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Articles from The Business Forum Journal

The New Business Environment

Author: Jasper Rose

Government and business leaders must come to terms with the implications of the cataclysmic events of 2001. People are worried by the terrorist threats directed at air travel and paper-based mail leading to a definite movement for less face-to-face meetings and less reliance on traditional mail. Insurance premiums are rising steeply, thereby forcing organizations to consider distributed operations. The outcome is a change in the way we conduct business and far greater use and dependence on electronic communications and networks.

As organizations move more of their business processes onto these networks to create new and viable business opportunities or improve efficiency, they are realizing the implication, that rather than having one security perimeter to protect, there will be many perimeters with many interconnections. Such connections are vulnerable to attacks and steps must be taken to minimize the threat to information during transmission based on a combination of business needs and network risks.

For years hackers have been breaking into computer networks. Once we could talk about the hacker ethic, which said something like, “Information should be free to all; you can look and explore but don’t touch.” Now, however, we are seeing an altogether more dangerous phenomenon, the politically motivated hacker or cyber-terrorist. There is a growing trend for hacker groups to encourage attacks, as a protest against human rights abuses, lifestyle choices, environmental issues, or political issues. It is clear that businesses need to adopt a more diligent approach to network-based attacks on their critical operations and information. Universal connectivity, coupled with the reliance on commercial products and service providers, has eliminated the possibility of absolute protection.

There are solutions that deliver acceptable security, without exchanging one set of risks for another that is equally threatening. The answer is defense in depth; using multi-layer firewalls to keep the terrorists out, authentication to validate users, intrusion detection and virus protection to discover the attacks that beat the firewalls, and encryption to protect data. Make no mistake, when connecting two secured sites with an unencrypted communications connection, you lose control of the information. Of the choices above, only encryption can put that control back where it belongs and ensure that, even if an attacker succeeds in tapping your network, he will not be able to make sense of the encrypted data accessed. Furthermore, he will not be able to make meaningful changes to the data nor insert fraudulent transactions.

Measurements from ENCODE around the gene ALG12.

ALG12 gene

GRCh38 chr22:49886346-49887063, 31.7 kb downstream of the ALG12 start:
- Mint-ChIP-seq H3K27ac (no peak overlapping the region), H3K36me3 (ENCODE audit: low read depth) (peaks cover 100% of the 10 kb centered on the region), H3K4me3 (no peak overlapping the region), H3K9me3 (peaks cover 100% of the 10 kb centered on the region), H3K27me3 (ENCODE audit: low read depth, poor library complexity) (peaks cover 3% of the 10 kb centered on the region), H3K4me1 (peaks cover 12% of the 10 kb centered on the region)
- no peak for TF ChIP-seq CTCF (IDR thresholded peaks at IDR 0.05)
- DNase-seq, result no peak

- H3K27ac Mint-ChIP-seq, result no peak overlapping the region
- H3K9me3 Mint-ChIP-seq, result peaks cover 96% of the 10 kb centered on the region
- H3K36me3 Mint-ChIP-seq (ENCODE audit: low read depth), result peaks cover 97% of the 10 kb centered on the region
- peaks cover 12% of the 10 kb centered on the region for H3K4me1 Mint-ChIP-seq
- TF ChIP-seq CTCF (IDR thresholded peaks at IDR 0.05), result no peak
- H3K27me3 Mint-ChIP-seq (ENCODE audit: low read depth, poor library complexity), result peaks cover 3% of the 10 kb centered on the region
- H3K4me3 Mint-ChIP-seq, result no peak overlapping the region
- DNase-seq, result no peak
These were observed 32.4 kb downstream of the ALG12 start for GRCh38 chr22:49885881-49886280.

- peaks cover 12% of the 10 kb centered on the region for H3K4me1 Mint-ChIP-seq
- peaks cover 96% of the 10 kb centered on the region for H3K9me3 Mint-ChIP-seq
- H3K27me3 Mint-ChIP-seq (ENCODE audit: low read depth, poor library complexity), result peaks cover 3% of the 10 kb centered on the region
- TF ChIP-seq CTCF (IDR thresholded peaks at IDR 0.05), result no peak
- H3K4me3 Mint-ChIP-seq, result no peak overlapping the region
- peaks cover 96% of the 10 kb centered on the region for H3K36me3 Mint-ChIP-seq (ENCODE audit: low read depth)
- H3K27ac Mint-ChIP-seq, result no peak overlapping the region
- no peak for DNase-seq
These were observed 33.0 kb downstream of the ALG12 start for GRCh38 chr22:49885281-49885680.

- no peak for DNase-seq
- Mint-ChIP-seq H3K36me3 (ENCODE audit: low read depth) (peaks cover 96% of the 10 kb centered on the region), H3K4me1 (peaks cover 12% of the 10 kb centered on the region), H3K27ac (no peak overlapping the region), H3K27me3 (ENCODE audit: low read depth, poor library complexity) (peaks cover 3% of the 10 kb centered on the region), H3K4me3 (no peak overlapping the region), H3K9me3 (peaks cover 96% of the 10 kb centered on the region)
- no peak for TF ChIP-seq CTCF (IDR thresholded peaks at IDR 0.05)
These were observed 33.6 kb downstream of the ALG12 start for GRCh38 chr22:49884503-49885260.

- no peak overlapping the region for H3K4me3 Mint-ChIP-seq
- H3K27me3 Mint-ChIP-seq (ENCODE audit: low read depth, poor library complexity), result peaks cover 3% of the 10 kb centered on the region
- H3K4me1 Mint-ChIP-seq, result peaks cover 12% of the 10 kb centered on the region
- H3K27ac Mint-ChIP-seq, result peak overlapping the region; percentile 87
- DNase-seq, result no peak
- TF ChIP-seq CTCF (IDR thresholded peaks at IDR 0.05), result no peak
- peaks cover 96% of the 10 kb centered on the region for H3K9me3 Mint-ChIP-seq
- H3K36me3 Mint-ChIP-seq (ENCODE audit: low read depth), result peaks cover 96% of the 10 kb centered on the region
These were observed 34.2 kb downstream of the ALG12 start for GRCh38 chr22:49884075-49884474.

However, encryption per se is no silver bullet. Certainly the right encryption must be implemented, but it must also be managed securely. Without secure management even the best encryption can be defeated; it will not keep a skilled attacker at bay. The encryption and the secure management must be totally reliable and must have little or no impact on network performance. There remains the question of what form of networks should be used. Should an organization rely on the Internet and lP security, such as that afforded by the Internet Protocol Security (IPSec) standard, or are there other solutions? Of course IPSec is an answer when an organization is faced with dynamic relationships or low cost connections with customers or partners. But what about those business-critical connections that carry the bulk of the corporate information, is there a better solution? Absolutely.

More organizations are realizing that private networks are much harder to attack than those relying on the Internet and few private networks are attacked successfully. The switched structure of private networks based on frame relay, Asynchronous Transfer Mode (ATM) and point-to-point lines make them difficult to access. All the high profile hacker attacks involve the Internet. For business-critical connections, a private network is more reliable and by far the most secure option, and recent price developments have meant that there is little, if any, difference in the cost of operating such networks. Guaranteed Quality of Service means networks relying on technologies such as ATM and frame relay have an advantage, but even private networks such as these must be secured using encryption, because you do not know who can access the fibers, cable or satellites carrying the information.

Business and government leaders are facing a period of great uncertainty where it is clear that the level of threats will not be reduced in the foreseeable future. There will be greater reliance on electronic communications networks carrying data, voice and video traffic, which in turn will face greater threats from cyber-terrorists and cyber-criminals and providing a defense in depth approach to security will greatly contribute to the overall security of your business. But, in the end, encryption, the tool for secure information transmission for electronic communications, will play an ever-increasing role in making today’s world a safer place to do business.

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